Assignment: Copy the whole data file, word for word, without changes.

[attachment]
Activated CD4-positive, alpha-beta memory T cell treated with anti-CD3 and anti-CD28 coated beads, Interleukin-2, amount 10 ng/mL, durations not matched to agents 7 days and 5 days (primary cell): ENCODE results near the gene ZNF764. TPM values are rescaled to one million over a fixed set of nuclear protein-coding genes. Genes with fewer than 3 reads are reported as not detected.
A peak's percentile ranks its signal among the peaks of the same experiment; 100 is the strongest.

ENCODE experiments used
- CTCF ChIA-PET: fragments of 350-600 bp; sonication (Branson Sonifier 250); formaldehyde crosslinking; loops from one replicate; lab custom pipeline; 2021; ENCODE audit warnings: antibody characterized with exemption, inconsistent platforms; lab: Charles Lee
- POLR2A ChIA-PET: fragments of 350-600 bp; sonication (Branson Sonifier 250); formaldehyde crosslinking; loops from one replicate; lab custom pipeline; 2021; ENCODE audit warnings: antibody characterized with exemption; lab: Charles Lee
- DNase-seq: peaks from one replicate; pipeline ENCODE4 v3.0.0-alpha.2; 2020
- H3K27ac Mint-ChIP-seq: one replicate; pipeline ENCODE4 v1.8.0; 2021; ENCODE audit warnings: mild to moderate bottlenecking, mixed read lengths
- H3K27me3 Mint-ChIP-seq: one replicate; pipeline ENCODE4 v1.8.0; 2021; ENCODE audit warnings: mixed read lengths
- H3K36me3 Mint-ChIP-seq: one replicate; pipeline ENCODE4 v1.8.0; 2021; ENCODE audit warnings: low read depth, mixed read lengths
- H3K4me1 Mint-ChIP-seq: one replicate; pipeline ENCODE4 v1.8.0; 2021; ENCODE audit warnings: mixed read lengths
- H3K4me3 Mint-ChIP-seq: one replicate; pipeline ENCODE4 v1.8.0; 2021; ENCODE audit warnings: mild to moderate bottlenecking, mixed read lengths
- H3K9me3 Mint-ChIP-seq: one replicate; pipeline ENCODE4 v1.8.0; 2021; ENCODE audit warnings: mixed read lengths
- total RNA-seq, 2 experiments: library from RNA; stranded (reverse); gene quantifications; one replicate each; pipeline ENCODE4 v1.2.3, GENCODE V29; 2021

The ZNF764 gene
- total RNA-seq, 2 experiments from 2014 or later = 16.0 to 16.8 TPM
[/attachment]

Activated CD4-positive, alpha-beta memory T cell treated with anti-CD3 and anti-CD28 coated beads, Interleukin-2, amount 10 ng/mL, durations not matched to agents 7 days and 5 days (primary cell): ENCODE results near the gene ZNF764. TPM values are rescaled to one million over a fixed set of nuclear protein-coding genes. Genes with fewer than 3 reads are reported as not detected.
A peak's percentile ranks its signal among the peaks of the same experiment; 100 is the strongest.

ENCODE experiments used
- CTCF ChIA-PET: fragments of 350-600 bp; sonication (Branson Sonifier 250); formaldehyde crosslinking; loops from one replicate; lab custom pipeline; 2021; ENCODE audit warnings: antibody characterized with exemption, inconsistent platforms; lab: Charles Lee
- POLR2A ChIA-PET: fragments of 350-600 bp; sonication (Branson Sonifier 250); formaldehyde crosslinking; loops from one replicate; lab custom pipeline; 2021; ENCODE audit warnings: antibody characterized with exemption; lab: Charles Lee
- DNase-seq: peaks from one replicate; pipeline ENCODE4 v3.0.0-alpha.2; 2020
- H3K27ac Mint-ChIP-seq: one replicate; pipeline ENCODE4 v1.8.0; 2021; ENCODE audit warnings: mild to moderate bottlenecking, mixed read lengths
- H3K27me3 Mint-ChIP-seq: one replicate; pipeline ENCODE4 v1.8.0; 2021; ENCODE audit warnings: mixed read lengths
- H3K36me3 Mint-ChIP-seq: one replicate; pipeline ENCODE4 v1.8.0; 2021; ENCODE audit warnings: low read depth, mixed read lengths
- H3K4me1 Mint-ChIP-seq: one replicate; pipeline ENCODE4 v1.8.0; 2021; ENCODE audit warnings: mixed read lengths
- H3K4me3 Mint-ChIP-seq: one replicate; pipeline ENCODE4 v1.8.0; 2021; ENCODE audit warnings: mild to moderate bottlenecking, mixed read lengths
- H3K9me3 Mint-ChIP-seq: one replicate; pipeline ENCODE4 v1.8.0; 2021; ENCODE audit warnings: mixed read lengths
- total RNA-seq, 2 experiments: library from RNA; stranded (reverse); gene quantifications; one replicate each; pipeline ENCODE4 v1.2.3, GENCODE V29; 2021

The ZNF764 gene
- total RNA-seq, 2 experiments from 2014 or later = 16.0 to 16.8 TPM